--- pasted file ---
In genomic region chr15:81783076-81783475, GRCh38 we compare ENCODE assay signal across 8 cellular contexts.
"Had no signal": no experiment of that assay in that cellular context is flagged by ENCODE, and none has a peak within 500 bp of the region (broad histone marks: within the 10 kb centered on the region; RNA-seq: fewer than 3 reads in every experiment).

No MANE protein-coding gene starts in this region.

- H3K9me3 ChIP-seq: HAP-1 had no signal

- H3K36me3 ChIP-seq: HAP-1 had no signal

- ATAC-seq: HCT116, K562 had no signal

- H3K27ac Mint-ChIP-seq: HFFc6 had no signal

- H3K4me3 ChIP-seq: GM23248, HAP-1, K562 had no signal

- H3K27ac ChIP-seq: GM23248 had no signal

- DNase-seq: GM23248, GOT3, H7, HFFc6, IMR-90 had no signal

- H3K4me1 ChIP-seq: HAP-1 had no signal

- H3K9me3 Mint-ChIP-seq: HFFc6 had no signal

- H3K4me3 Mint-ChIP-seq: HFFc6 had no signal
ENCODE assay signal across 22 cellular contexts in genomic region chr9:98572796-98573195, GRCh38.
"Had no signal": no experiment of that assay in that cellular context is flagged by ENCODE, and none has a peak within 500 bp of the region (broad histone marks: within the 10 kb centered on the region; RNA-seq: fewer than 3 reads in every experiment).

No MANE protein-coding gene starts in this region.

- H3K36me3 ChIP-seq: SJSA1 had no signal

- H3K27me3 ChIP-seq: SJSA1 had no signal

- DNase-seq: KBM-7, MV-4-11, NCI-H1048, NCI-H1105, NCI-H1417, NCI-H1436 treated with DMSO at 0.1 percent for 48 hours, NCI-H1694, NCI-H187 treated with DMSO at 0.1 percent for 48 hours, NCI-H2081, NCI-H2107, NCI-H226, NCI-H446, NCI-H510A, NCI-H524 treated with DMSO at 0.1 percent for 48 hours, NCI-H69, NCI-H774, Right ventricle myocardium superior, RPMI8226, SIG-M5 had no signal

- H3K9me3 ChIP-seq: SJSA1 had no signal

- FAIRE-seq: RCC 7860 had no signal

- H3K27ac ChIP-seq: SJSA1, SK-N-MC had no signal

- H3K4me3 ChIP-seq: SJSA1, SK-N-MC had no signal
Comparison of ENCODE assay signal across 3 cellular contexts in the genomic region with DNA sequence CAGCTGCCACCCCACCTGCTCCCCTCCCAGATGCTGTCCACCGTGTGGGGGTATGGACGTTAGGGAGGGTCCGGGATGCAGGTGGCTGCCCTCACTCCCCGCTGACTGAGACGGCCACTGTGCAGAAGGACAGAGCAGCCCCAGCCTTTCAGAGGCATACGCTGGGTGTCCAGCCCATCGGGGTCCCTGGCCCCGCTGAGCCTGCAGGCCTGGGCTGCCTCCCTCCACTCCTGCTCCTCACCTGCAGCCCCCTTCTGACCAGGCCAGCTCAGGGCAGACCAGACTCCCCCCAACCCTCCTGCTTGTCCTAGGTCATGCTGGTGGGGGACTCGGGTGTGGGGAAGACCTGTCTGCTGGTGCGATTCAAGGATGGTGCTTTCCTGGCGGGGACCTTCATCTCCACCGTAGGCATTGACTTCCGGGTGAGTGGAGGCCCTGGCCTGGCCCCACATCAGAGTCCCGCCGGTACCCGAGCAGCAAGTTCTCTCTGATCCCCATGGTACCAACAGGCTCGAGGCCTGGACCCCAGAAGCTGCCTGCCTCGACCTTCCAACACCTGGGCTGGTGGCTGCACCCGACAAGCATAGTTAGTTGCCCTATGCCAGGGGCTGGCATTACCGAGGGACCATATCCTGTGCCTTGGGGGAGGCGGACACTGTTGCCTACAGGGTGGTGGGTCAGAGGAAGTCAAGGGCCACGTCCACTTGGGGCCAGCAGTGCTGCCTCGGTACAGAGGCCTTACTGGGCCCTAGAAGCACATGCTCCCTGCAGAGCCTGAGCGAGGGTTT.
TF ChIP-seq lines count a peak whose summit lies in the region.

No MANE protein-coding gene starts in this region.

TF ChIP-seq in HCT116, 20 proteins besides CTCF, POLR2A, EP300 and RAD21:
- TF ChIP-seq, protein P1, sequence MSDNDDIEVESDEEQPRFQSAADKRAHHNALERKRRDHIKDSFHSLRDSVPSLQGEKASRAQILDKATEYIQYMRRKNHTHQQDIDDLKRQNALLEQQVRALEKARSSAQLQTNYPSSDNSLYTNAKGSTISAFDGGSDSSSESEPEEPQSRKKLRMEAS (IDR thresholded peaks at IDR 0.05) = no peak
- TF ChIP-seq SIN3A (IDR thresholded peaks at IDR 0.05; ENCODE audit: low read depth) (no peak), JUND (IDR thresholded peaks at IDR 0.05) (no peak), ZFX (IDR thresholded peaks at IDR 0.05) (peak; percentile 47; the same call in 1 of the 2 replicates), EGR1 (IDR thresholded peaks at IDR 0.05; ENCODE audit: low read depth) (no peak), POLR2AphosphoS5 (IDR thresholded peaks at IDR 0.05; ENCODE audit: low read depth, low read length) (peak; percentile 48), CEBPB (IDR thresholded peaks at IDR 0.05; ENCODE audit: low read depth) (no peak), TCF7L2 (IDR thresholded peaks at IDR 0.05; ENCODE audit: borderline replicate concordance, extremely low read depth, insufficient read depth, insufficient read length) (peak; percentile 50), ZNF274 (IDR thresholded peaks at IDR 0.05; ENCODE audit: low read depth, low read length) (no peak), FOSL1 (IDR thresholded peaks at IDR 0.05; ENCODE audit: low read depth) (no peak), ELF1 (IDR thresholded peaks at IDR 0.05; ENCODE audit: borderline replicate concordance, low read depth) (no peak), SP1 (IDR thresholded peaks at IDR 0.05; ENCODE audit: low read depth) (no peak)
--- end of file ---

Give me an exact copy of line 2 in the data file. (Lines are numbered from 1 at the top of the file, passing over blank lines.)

"Had no signal": no experiment of that assay in that cellular context is flagged by ENCODE, and none has a peak within 500 bp of the region (broad histone marks: within the 10 kb centered on the region; RNA-seq: fewer than 3 reads in every experiment).